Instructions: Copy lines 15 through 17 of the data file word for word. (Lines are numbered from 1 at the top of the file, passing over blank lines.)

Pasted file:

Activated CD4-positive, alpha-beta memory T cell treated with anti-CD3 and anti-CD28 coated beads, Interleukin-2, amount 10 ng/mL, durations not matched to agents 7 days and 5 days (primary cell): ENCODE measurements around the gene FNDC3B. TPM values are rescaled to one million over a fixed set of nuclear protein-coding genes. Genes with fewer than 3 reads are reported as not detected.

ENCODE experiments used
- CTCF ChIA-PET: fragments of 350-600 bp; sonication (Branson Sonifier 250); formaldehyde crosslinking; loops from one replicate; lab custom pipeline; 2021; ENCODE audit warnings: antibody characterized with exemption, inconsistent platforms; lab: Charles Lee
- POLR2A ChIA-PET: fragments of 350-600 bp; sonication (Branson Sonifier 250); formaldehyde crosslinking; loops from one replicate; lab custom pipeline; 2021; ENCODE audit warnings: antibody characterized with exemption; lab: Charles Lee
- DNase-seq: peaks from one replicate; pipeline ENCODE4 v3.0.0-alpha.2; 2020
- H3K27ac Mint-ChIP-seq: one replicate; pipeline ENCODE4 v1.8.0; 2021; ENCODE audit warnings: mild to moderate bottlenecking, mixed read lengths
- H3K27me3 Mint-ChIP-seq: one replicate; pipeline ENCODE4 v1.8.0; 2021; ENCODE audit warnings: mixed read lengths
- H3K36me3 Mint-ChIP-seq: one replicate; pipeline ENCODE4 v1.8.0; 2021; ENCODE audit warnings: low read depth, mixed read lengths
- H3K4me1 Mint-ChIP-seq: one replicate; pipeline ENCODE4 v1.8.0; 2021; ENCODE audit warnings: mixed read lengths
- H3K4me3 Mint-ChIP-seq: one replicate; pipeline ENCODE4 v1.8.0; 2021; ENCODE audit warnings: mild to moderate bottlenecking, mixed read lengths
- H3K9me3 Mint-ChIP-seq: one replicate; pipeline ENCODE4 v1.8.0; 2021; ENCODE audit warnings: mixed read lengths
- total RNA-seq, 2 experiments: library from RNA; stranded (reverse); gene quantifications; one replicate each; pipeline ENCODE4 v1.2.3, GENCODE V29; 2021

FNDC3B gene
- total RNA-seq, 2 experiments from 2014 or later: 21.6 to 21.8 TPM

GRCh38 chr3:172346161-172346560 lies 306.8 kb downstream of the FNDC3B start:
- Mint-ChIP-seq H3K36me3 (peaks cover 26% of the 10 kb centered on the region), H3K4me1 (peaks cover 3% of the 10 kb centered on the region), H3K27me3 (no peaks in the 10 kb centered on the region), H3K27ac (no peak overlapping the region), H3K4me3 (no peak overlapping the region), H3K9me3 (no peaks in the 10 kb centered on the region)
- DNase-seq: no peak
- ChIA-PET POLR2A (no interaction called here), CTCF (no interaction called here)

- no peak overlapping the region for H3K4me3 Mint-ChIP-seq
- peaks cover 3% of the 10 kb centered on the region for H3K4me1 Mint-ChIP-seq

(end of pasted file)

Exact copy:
GRCh38 chr3:172346161-172346560 lies 306.8 kb downstream of the FNDC3B start:
- Mint-ChIP-seq H3K36me3 (peaks cover 26% of the 10 kb centered on the region), H3K4me1 (peaks cover 3% of the 10 kb centered on the region), H3K27me3 (no peaks in the 10 kb centered on the region), H3K27ac (no peak overlapping the region), H3K4me3 (no peak overlapping the region), H3K9me3 (no peaks in the 10 kb centered on the region)
- DNase-seq: no peak